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Wednesday, July 8, 2015

Another day, another candidate

Ohio Governor John Kasich is kind of announced he is going to announce his candidacy for the Presidency on July 21st. No real surprise there, almost everybody in the country, except Hillary Clinton and Bernie Sanders, is campaigning for the Republican nomination. Mr. Kasich's announcement may come as a surprise to the rest of the country, but in Ohio everybody knows, the press is reporting on the coming event regularly.

Governor Kasich's intentions are probably widely known.  It seems the only thing elected officials can keep secret are the myriad additions to spending bills and budgets. Additionally, the man has been traveling to Iowa, New Hampshire, and South Carolina. All of these are probably wonderful places to visit, but the coincidence is too enormous to overlook.

Which begs the question, why wait to make his announcement, is this an attempt to make a flashy entrance by being fashionably late? If everybody who pays attention already knows what advantage can be gained from waiting? Isn't he afraid all of the good sources of monetary contribution will be taken? 

Honestly, how much money can be left? Look at the fund raising figures for the real candidates, it is incredible. Running for president can be like a license to print money. Or more accurately, like a license to have other people print money and hand it over, in heaping piles. Most people can't even understand the wealth raised and spent during a presidential election cycle. I can't, anyway.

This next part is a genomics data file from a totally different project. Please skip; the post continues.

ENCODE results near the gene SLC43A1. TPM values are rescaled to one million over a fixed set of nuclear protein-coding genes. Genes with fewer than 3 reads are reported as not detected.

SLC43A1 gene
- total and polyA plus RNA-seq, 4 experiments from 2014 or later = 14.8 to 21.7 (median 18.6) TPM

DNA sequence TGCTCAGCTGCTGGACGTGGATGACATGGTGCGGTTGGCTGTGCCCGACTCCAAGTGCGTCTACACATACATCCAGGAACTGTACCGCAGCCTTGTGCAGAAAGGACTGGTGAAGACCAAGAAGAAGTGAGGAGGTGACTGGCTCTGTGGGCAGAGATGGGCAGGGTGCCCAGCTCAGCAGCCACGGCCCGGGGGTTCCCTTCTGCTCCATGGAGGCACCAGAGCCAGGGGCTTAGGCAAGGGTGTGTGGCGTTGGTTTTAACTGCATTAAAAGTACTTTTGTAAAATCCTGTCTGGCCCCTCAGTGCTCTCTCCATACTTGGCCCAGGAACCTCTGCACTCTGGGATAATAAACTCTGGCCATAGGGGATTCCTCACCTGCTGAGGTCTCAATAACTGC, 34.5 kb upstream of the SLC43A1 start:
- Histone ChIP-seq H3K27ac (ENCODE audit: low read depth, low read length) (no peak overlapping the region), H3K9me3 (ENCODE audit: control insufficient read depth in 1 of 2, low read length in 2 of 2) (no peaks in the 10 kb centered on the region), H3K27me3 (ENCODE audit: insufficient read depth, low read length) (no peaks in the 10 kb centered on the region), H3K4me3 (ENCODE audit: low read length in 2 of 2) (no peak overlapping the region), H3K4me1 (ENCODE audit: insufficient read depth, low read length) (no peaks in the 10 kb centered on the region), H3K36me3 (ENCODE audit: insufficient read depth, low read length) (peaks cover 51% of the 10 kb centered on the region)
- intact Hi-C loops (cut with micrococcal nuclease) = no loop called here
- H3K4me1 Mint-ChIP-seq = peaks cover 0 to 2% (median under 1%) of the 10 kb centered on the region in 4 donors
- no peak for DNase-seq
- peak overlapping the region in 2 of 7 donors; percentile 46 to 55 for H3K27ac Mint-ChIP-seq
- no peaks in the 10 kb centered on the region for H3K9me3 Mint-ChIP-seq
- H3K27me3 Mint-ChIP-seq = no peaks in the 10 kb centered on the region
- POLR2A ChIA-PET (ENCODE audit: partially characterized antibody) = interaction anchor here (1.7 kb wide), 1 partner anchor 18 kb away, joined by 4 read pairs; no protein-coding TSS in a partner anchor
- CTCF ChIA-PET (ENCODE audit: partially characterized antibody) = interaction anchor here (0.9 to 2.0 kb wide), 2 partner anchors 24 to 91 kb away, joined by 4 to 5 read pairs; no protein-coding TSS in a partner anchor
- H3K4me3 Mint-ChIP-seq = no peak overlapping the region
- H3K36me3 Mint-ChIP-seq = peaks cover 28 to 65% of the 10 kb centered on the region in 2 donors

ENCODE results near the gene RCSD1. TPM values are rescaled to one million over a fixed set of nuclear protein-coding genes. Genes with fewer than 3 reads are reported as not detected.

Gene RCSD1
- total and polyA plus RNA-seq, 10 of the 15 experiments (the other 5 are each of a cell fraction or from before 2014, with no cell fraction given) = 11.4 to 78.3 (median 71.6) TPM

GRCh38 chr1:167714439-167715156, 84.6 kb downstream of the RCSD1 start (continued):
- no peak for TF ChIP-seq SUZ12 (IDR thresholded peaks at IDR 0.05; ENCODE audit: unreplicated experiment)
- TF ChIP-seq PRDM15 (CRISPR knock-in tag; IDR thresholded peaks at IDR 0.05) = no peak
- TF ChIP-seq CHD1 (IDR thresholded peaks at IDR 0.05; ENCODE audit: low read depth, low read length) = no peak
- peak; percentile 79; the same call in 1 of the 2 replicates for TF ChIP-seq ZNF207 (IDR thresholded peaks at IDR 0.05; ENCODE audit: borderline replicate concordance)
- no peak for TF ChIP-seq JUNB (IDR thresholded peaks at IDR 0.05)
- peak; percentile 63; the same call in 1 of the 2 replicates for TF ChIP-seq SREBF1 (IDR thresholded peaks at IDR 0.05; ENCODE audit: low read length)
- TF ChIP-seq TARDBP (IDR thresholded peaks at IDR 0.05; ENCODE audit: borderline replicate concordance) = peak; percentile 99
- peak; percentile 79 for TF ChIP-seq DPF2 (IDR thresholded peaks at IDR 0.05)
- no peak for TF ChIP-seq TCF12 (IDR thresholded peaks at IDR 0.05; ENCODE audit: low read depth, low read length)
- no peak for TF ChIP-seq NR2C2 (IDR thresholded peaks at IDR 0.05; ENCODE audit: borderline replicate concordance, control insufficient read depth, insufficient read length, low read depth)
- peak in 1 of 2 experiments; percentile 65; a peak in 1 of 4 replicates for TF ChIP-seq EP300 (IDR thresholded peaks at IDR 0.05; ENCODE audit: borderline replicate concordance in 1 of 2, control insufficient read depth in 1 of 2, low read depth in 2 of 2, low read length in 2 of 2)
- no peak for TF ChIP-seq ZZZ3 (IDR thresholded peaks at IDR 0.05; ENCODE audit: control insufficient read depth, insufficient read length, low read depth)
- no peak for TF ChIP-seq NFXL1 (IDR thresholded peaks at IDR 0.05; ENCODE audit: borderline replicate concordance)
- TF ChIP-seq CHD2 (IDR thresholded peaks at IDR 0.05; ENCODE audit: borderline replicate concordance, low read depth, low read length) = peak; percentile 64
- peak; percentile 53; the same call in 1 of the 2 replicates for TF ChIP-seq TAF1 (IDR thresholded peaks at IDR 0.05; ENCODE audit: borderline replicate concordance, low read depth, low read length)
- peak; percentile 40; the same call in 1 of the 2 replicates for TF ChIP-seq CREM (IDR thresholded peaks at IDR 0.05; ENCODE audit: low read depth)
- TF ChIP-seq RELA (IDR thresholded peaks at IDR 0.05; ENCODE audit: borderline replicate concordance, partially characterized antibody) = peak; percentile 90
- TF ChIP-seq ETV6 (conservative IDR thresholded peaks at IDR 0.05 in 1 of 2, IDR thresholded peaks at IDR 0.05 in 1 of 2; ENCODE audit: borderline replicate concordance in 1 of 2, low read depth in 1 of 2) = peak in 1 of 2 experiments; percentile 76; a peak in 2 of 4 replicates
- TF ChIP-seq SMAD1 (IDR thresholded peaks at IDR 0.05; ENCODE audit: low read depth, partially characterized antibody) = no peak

According to reports any candidate who wants to be taken seriously will need to raise over 100 million dollars. That is a lot of coin, friend. If I were walking down the street and found a $20.00 bill that would be a big thing, I would feel pretty lucky.  This is like they walked down the street and found a $20.00 bill 5 million times. How lucky is that? and this does not even include Super PACs, and all of the Inferior PACs, who have a little cash, too.


What do they do with all of that money? A lot of it is spent attempting to convince voters that a chosen candidate, no matter what anybody else has to say, is the least objectionable. "Make no mistake, you might be sorry if you vote for our guy, but not as sorry as you could be, if you catch our drift." 

In a way it is similar to the old "protection" scheme made popular by television depictions of organized crime. "Accidents happen, we just want to minimize your risk." Or maybe it is like insurance, I will think about it and let you know.

Anyway, John Kasich is no fool when it comes to politics, I'm afraid that job is left to the voters. He has a plan, and it involves money, huge piles of money. Most of it used to belong to someone else. But, when he announces, please act surprised, even Governors have feelings, you know.